What Is The Future For Hydrogen Vehicles? - EV Motors

What Is The Future For Hydrogen Vehicles?

A recent study in the journal named Nature Electronics recently suggested that for keeping pace with the growing needs of the world regarding climate crisis, the world should remain focused on producing EVs and constructing their charging infrastructure instead of making Hydrogen fuel cell vehicles and their filling stations.

Figures Tell The Story

The Hydrogen fuel cell cars simply can’t keep up with the growing EV market which is evident from the sales figures.

In 2022, there are almost 15 million electric and hybrid vehicles already on the road with such vehicles being offered by a large number of companies. The total number of EV and hybrid models range over 350 at present and even this is likely to increase soon.

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In contrast to this, there are approximately 25,000 Hydrogen fuel cell cars all around the world and with just two options i.e. Toyota Mirai and Hyundai Nexo, buyers don’t have much of a choice either. [1]

Electric Chargers Are Abundant

Electric vehicles are much better and easier to drive in the future mainly because due to the heavy influx in the segment, a large number of charging stations are already being built.

Out of the total 1.3 million EV chargers available across the globe, many offer fast charging capabilities that reduce the charging time. [2]

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How FCEVs Have Lost Their Charm?

In the beginning, Hydrogen fuel cell vehicles had two main advantages over their EV counterparts which were elongated range and faster refilling.

However, as not many Hydrogen filling stations exist out there, you will need to travel a considerable distance for getting a Hydrogen vehicle topped up, which in most cases costs way too much money and is thus not feasible.

With the dawn of the 300kW chargers that charge EVs enough to last several hundred kilometers in under an hour, the range is also no longer that big an issue for EVs.

What About Hydrogen-Powered Trucks?

When it comes to the trucking paradigm, the electric segment again has the lead as more than 150 battery-electric truck models are currently in existence whereas the fuel cell trucks are manufactured by just two automakers. [2]

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Electric & Hydrogen Truck Manufacturing

For now, no commercially available hydrogen-powered trucks are available and with no chances of the manufacturing beginning before 2027, the Hydrogen segment might have already lost the race to EVs which are not just in production but also being sold in millions each year.

European Law – Ray Of Hope For Electric Truck Segment

A European law bars truckers from travelling beyond after 4.5 hours of travel. After driving for this long they need to take a 45-minute break.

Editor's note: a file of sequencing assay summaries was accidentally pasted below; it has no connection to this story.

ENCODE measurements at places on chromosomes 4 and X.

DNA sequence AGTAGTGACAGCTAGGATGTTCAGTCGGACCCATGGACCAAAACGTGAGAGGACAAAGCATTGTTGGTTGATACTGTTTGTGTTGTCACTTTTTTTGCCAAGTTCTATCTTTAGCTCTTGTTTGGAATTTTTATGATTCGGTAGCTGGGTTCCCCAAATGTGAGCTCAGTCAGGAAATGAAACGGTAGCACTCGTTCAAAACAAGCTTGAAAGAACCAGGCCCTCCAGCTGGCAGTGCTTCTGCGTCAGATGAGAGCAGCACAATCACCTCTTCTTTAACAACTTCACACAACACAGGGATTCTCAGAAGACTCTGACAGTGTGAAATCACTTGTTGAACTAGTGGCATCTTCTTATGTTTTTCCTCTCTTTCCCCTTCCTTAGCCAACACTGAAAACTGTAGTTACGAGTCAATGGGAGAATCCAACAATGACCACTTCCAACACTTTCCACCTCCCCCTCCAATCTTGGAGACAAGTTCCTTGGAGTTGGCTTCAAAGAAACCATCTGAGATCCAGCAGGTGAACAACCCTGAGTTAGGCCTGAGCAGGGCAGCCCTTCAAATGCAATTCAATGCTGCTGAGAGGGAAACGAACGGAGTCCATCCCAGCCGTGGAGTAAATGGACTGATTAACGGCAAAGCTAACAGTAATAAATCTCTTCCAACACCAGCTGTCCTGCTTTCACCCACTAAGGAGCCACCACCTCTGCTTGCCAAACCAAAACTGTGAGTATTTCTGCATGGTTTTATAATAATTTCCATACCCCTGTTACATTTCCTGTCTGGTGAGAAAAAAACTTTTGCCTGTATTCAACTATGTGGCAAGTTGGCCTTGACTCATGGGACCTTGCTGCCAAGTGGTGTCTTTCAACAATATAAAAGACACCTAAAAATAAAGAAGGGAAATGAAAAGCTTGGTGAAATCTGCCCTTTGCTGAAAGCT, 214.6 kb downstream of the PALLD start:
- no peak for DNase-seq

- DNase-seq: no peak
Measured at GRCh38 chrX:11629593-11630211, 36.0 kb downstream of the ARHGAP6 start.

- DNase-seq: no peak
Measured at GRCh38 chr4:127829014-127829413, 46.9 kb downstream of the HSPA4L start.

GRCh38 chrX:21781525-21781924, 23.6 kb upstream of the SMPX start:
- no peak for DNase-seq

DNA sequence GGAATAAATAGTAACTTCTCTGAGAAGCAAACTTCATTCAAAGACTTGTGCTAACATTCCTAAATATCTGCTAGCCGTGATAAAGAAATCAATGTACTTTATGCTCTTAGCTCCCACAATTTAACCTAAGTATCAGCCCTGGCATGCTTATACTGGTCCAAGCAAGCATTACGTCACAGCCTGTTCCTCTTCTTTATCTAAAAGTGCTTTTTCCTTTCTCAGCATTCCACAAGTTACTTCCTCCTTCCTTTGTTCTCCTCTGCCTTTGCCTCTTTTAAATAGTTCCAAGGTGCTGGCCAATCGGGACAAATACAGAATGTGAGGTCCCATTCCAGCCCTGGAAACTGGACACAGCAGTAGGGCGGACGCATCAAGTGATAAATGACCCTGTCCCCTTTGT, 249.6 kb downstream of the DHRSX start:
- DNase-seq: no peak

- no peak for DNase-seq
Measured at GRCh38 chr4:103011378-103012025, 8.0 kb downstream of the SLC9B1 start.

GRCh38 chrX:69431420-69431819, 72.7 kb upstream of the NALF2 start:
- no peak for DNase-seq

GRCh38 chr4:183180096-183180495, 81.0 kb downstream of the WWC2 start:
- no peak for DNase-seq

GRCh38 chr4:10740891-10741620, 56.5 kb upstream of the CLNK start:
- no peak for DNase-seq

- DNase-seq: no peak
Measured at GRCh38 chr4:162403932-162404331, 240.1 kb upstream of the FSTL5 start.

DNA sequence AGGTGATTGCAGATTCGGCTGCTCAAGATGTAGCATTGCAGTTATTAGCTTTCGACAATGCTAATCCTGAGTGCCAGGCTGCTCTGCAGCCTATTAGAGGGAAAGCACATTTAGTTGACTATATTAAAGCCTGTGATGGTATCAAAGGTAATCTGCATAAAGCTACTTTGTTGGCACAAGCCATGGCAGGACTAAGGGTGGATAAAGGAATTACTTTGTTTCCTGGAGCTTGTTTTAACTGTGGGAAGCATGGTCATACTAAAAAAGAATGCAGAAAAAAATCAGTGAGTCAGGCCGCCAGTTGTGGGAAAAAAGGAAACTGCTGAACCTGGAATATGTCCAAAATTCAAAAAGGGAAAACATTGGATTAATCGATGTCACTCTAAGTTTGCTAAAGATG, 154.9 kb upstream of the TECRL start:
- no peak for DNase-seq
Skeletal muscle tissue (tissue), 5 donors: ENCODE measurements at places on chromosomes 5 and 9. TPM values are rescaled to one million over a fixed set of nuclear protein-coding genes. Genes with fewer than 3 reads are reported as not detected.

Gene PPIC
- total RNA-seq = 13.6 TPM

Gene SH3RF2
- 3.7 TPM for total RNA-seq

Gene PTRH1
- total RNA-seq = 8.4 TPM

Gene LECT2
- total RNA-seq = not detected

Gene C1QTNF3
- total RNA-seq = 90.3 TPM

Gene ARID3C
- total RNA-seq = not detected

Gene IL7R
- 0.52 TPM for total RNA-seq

This is what the EV segment can capitalize on and use this 45-minute break to top up the trucks.

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If this happens, any hope that the hydrogen segment has, for now, will also disappear.

The economy of scale is also in the favour of the electric segment and as the EVs continue to become less expensive, the same can’t be said about Hydrogen vehicles and their infrastructure.

Automakers Offering Huge Discounts On FCEVs

In a bid to make the technology a hit, automakers of the FCEVs offered huge discounts last year that ranged between 50 to 65% of the total price and this is why the sales figures saw an 82% increase. [3]

However, even after such a dramatic increase in sales, the overall number of FCEVs sold during the year was just a fraction of what the electric world achieved.

The Toyota Mirai whose 1770 units were sold in 2020 rose to 5918 units in 2021 whereas the Hyundai Nexo’s sales went from 6781 units in 2020 to 9620 in 2021. [3]

Toyota slashed the price of the Mirai by $20,000 and the US government’s grants offered a further discount of around $12,500 which meant that the brand new Toyota Mirai which otherwise costs around $50,000 could be had for around $18,000, last year.

And this was not all, a $15,000 fuel card for the first three years was also offered by the company which meant that drivers could move around their Mirai for around 100,000 km for free.

But the sales were still abysmal which shows how badly the FCEVs are performing in the market.

Author’s Take

FCEVs are no match for the EVs and with the growing fast charging mechanism, the gap is only increasing

Even jaw-dropping rebates could not attract a substantial number of buyers which proves that the Hydrogen vehicles have no future whatsoever.

 

References
  1. Shane Wilkinson, Hydrogen Fuel Cells: DO Hydrogen Cars Have A Future, https://www.autoexpress.co.uk/electric-cars/93180/hydrogen-fuel-cells-do-hydrogen-cars-have-future
  2. Leigh Collins, Hydrogen unlikely to play major role in road transport, even for heavy trucks’: Fraunhofer, https://www.rechargenews.com/energy-transition/-hydrogen-unlikely-to-play-major-role-in-road-transport-even-for-heavy-trucks-fraunhofer/2-1-1162055
  3. Leigh Collins, Hydrogen car sales almost doubled last year — after drivers were offered 50-65% discounts, https://www.rechargenews.com/energy-transition/hydrogen-car-sales-almost-doubled-last-year-after-drivers-were-offered-50-65-discounts/2-1-1168221

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